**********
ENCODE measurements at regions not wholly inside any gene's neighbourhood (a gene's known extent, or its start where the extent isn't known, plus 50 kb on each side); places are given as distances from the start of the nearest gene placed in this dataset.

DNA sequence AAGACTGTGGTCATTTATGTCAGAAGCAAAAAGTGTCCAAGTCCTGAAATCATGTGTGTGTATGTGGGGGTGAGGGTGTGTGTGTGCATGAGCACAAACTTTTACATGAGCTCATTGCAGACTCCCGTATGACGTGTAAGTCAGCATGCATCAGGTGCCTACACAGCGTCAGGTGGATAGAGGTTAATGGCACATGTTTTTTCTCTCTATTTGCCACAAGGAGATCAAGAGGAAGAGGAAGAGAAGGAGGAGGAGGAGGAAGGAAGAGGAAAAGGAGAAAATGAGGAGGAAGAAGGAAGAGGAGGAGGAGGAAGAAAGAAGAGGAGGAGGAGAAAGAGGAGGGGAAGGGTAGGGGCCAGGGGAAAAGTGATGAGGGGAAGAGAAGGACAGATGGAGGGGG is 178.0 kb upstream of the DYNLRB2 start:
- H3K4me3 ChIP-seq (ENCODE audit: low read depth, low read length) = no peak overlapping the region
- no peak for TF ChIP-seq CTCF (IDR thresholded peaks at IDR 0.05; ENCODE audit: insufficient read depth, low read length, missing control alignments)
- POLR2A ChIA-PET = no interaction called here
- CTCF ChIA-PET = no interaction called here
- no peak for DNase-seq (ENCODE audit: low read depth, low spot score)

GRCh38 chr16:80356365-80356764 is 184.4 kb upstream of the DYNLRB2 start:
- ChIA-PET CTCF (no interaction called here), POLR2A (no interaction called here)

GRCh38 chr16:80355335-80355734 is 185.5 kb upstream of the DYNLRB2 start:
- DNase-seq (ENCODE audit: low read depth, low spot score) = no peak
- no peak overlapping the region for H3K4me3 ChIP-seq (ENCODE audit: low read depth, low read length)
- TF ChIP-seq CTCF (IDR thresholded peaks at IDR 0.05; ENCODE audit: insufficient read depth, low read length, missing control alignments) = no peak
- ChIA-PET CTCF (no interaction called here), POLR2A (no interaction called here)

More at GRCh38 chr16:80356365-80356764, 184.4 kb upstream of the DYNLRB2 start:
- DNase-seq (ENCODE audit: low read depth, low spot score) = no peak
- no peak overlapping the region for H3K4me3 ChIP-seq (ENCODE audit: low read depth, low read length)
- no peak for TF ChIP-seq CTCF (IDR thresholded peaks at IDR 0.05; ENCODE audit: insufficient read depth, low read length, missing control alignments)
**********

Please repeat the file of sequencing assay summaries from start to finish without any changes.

ENCODE measurements at regions not wholly inside any gene's neighbourhood (a gene's known extent, or its start where the extent isn't known, plus 50 kb on each side); places are given as distances from the start of the nearest gene placed in this dataset.

DNA sequence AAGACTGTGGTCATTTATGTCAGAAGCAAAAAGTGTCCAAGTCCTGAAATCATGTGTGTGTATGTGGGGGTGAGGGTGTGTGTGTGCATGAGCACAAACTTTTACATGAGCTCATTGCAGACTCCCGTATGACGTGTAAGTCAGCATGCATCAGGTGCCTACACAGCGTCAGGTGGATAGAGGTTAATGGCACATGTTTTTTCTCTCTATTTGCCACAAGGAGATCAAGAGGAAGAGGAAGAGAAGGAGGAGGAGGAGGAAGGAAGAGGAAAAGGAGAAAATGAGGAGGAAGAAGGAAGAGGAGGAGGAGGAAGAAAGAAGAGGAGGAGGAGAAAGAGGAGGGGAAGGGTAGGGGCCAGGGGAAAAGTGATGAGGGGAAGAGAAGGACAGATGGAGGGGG is 178.0 kb upstream of the DYNLRB2 start:
- H3K4me3 ChIP-seq (ENCODE audit: low read depth, low read length) = no peak overlapping the region
- no peak for TF ChIP-seq CTCF (IDR thresholded peaks at IDR 0.05; ENCODE audit: insufficient read depth, low read length, missing control alignments)
- POLR2A ChIA-PET = no interaction called here
- CTCF ChIA-PET = no interaction called here
- no peak for DNase-seq (ENCODE audit: low read depth, low spot score)

GRCh38 chr16:80356365-80356764 is 184.4 kb upstream of the DYNLRB2 start:
- ChIA-PET CTCF (no interaction called here), POLR2A (no interaction called here)

GRCh38 chr16:80355335-80355734 is 185.5 kb upstream of the DYNLRB2 start:
- DNase-seq (ENCODE audit: low read depth, low spot score) = no peak
- no peak overlapping the region for H3K4me3 ChIP-seq (ENCODE audit: low read depth, low read length)
- TF ChIP-seq CTCF (IDR thresholded peaks at IDR 0.05; ENCODE audit: insufficient read depth, low read length, missing control alignments) = no peak
- ChIA-PET CTCF (no interaction called here), POLR2A (no interaction called here)

More at GRCh38 chr16:80356365-80356764, 184.4 kb upstream of the DYNLRB2 start:
- DNase-seq (ENCODE audit: low read depth, low spot score) = no peak
- no peak overlapping the region for H3K4me3 ChIP-seq (ENCODE audit: low read depth, low read length)
- no peak for TF ChIP-seq CTCF (IDR thresholded peaks at IDR 0.05; ENCODE audit: insufficient read depth, low read length, missing control alignments)